- With Mayo Clinic nurse educator
Sheryl M. Ness, R.N.read biographyclose window
Sheryl M. Ness, R.N.Sheryl M. Ness
Sheryl Ness, R.N., O.C.N., is a nurse educator for the Cancer Education Program at Mayo Clinic in Rochester, Minn. She helps inform patients, families and caregivers about services and resources to help them through the cancer journey.
She has a master's degree in nursing from Augsburg College. In addition, she is an assistant professor of oncology at the College of Medicine, Mayo Clinic, and is certified as a specialist in oncology nursing. Sheryl has worked for more than 20 years at Mayo Clinic as an educator. She has a keen interest in the importance of the quality of life and concerns of people living with cancer.
- Share your story about living with cancer
May 18, 2013
- Gratitude for a mother's care and love
May 10, 2013
- Celebrate National Cancer Survivors Day
May 3, 2013
- Practice mindful eating during, after cancer treatment
April 27, 2013
- How to manage hand-foot syndrome from chemotherapy
April 20, 2013
Living with cancer blog
May 1, 2012
Creative process helps cancer survivors with overall well-being
By Sheryl M. Ness, R.N.
Mandala is an ancient Sanskrit word meaning circle. It has a long history as a sacred art form and is recognized for its deep spiritual meaning and representation of wholeness.
It's been used across several faith traditions and is often reflected in the entrance to sacred spiritual places and in spiritual imagery (above the entrance to churches, within the dome of the church, Celtic crosses and other symbols).
The circle with a central pattern is the basic structure of creation and can be represented in a mandala. The idea is that we're made up of tiny cells which form our body, which exist within the world and also within the larger universe.
It also represents life and our connection to others around us such as our circle of family, friends and community. The concept of a mandala helps us to see that we can look outward and inward for a connection to the whole.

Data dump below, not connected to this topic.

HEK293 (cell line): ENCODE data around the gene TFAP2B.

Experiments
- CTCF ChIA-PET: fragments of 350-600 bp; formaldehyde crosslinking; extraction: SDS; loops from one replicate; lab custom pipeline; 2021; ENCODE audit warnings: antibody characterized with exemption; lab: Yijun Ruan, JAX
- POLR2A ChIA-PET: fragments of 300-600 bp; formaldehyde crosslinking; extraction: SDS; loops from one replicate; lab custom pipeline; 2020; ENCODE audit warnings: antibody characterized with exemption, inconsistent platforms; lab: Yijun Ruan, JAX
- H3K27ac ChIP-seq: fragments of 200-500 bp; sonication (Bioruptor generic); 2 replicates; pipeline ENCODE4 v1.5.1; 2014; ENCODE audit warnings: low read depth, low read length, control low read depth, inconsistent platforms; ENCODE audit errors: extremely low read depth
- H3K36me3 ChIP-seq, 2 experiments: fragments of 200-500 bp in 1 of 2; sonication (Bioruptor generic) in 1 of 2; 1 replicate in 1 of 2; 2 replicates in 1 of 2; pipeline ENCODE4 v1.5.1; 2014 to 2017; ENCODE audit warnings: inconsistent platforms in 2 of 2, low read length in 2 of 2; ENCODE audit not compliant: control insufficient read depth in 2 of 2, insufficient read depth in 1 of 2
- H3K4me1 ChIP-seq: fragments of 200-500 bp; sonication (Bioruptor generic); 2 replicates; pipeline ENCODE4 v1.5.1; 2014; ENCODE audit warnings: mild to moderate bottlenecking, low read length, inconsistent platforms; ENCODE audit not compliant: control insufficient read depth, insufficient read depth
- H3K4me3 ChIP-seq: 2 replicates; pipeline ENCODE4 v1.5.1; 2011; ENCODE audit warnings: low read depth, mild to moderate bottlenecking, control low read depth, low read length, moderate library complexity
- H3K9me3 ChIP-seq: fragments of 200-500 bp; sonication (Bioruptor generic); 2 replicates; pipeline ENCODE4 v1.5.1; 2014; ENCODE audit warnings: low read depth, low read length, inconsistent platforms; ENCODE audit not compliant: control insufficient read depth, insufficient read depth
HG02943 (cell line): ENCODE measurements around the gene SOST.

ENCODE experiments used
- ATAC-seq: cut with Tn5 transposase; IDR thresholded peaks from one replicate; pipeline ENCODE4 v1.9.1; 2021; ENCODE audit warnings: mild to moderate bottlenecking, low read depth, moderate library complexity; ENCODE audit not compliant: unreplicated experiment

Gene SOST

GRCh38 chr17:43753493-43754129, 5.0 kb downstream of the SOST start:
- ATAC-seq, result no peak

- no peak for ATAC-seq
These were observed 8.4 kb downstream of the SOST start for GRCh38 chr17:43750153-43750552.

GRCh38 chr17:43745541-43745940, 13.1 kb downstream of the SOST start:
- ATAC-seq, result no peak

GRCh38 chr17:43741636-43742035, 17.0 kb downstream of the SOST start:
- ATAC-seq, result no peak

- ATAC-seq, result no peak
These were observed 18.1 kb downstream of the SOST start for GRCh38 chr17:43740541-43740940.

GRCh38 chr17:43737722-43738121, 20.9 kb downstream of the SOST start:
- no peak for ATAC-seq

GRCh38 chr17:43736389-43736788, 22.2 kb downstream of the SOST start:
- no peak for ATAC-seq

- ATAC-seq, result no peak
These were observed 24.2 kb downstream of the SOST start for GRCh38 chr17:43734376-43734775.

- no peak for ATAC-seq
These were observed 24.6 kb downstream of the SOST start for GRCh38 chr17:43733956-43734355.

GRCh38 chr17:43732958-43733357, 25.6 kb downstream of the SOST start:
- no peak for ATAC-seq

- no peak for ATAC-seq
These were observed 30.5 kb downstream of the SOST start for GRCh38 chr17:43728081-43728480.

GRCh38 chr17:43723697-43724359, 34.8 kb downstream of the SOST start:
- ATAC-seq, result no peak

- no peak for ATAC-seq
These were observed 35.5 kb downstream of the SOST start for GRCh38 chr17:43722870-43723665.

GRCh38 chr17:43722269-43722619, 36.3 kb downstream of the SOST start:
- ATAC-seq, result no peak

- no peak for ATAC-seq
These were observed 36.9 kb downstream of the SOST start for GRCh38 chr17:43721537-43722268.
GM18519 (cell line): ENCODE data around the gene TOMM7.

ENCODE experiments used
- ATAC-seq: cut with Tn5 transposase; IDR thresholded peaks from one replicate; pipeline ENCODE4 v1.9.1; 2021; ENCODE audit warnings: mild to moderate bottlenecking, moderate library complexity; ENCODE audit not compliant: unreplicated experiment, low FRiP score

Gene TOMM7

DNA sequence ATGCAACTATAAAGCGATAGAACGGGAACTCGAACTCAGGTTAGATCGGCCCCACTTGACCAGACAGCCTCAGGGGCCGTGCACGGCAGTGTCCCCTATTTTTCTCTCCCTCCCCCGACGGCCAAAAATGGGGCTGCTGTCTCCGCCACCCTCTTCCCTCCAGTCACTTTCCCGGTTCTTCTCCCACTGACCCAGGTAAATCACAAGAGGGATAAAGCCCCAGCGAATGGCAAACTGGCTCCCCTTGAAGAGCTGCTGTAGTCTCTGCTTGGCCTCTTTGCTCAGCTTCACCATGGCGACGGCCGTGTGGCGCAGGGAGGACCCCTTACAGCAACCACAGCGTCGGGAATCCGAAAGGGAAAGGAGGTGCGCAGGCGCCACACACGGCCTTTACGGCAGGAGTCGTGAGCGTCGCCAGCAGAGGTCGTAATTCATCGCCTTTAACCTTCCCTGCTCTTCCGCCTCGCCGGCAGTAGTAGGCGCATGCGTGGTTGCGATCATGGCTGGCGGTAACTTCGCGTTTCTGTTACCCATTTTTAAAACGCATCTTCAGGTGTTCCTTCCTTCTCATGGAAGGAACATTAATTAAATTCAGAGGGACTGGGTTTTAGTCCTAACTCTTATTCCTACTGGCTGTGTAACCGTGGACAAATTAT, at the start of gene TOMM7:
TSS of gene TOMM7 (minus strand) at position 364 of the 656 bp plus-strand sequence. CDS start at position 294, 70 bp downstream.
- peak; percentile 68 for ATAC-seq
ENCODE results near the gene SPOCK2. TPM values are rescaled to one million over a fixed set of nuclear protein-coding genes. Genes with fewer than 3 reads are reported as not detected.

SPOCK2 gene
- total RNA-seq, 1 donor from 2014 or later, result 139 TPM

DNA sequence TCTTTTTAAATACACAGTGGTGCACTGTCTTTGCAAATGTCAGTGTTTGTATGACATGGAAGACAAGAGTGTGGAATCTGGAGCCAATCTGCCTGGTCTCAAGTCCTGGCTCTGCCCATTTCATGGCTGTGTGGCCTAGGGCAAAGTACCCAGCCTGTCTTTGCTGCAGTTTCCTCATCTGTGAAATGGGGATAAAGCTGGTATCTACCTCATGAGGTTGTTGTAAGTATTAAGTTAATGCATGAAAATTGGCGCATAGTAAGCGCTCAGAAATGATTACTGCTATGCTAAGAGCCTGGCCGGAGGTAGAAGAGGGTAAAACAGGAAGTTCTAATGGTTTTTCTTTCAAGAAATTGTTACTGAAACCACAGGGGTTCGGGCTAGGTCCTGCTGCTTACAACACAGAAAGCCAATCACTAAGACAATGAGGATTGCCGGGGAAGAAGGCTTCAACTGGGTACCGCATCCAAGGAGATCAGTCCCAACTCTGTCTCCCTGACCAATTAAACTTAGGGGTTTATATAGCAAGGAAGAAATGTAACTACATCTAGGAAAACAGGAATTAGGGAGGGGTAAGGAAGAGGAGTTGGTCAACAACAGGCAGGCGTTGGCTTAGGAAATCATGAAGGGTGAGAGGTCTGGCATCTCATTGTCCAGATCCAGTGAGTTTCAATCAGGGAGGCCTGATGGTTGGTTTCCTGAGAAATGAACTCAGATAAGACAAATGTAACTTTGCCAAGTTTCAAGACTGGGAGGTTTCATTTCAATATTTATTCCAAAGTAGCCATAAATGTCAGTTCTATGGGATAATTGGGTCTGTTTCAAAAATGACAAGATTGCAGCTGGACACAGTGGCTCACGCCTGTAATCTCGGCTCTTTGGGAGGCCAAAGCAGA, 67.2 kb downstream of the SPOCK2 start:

Today, the mandala continues to be embraced as a tool for well-being. The creation of the mandala, this sacred circle, offers many benefits to the healing of body, mind and spirit. It's a mindful, creative and reflective process that can increase self-awareness and self-understanding. The process of creating a mandala helps to release tension, anxiety, and fears, and can have a very calming and peaceful effect.
To help you visualize a mandala, close your eyes and picture this idea ... a work of art that starts with a dot or circle in the middle with the design flowing out from the center. The design can be free flowing or geometric. The concept of a mandala reflects what is in the world around us — our cell structure, the solar system, and nature (think of a sunflower, snowflake or seashell).
As you work with a mandala, you can meditate on the beauty of the details while setting your intention for what you need from the creative process, such as healing, strength, gratitude and peace.
If you would like to experience the making of a mandala, visit the Mayo Clinic Cancer Education Center in Rochester, Minn. We have a mandala creation in process. You can participate individually or collectively in this creative and spiritual process.
Visit the Cancer Education Program — Mayo Clinic Facebook page to see images of past mandalas that have been created together by patients, family members and health care professionals. I'd love to hear your thoughts on this topic. Share your experiences with mandalas with each other.blog index